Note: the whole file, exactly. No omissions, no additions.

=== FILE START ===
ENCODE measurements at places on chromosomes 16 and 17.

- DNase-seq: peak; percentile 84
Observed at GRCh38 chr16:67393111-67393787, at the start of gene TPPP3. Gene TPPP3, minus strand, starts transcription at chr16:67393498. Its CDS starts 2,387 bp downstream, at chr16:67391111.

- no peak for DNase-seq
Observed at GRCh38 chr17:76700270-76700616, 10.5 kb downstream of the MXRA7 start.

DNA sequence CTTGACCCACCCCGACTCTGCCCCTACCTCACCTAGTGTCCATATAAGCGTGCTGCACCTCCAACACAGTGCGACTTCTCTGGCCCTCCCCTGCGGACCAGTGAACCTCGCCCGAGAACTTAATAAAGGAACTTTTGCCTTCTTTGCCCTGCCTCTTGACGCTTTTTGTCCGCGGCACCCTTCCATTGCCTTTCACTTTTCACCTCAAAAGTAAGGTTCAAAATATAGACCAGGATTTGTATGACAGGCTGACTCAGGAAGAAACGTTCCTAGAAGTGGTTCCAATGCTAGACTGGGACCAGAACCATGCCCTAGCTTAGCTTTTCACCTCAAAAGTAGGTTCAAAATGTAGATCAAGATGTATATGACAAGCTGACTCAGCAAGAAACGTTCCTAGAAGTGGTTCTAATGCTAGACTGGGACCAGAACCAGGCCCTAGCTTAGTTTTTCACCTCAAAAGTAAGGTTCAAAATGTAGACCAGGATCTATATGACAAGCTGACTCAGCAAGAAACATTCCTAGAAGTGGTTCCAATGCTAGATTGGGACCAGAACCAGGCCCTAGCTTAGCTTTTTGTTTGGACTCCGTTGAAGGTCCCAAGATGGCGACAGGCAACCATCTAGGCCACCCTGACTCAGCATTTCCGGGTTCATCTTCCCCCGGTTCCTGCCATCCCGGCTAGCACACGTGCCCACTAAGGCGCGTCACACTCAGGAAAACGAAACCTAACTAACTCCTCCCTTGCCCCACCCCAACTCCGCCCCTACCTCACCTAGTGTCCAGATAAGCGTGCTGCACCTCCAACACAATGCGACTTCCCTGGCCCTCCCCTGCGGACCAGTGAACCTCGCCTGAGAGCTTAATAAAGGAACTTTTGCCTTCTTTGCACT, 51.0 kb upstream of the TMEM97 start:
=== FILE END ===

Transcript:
ENCODE measurements at places on chromosomes 16 and 17.

- DNase-seq: peak; percentile 84
Observed at GRCh38 chr16:67393111-67393787, at the start of gene TPPP3. Gene TPPP3, minus strand, starts transcription at chr16:67393498. Its CDS starts 2,387 bp downstream, at chr16:67391111.

- no peak for DNase-seq
Observed at GRCh38 chr17:76700270-76700616, 10.5 kb downstream of the MXRA7 start.

DNA sequence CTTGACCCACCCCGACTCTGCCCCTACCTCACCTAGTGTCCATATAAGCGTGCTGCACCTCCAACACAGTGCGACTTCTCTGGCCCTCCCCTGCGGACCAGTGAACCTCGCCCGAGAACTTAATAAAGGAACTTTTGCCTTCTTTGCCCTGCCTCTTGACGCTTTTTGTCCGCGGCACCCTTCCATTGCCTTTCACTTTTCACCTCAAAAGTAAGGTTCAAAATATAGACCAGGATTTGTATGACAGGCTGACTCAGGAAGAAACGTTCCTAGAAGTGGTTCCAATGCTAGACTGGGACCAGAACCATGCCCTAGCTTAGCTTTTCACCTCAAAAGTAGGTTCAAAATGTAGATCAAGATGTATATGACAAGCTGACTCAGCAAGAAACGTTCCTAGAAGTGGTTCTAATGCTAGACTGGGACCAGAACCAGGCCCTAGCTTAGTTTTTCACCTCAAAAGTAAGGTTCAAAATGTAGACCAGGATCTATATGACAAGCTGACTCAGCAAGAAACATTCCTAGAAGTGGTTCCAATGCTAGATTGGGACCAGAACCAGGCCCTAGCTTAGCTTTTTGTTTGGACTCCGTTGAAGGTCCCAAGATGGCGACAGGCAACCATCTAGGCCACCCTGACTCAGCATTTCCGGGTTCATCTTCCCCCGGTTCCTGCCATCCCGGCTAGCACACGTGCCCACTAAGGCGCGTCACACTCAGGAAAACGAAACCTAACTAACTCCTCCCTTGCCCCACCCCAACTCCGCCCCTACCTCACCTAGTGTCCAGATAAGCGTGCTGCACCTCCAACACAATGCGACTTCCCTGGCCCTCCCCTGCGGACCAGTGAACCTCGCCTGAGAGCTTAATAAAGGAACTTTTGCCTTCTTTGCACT, 51.0 kb upstream of the TMEM97 start: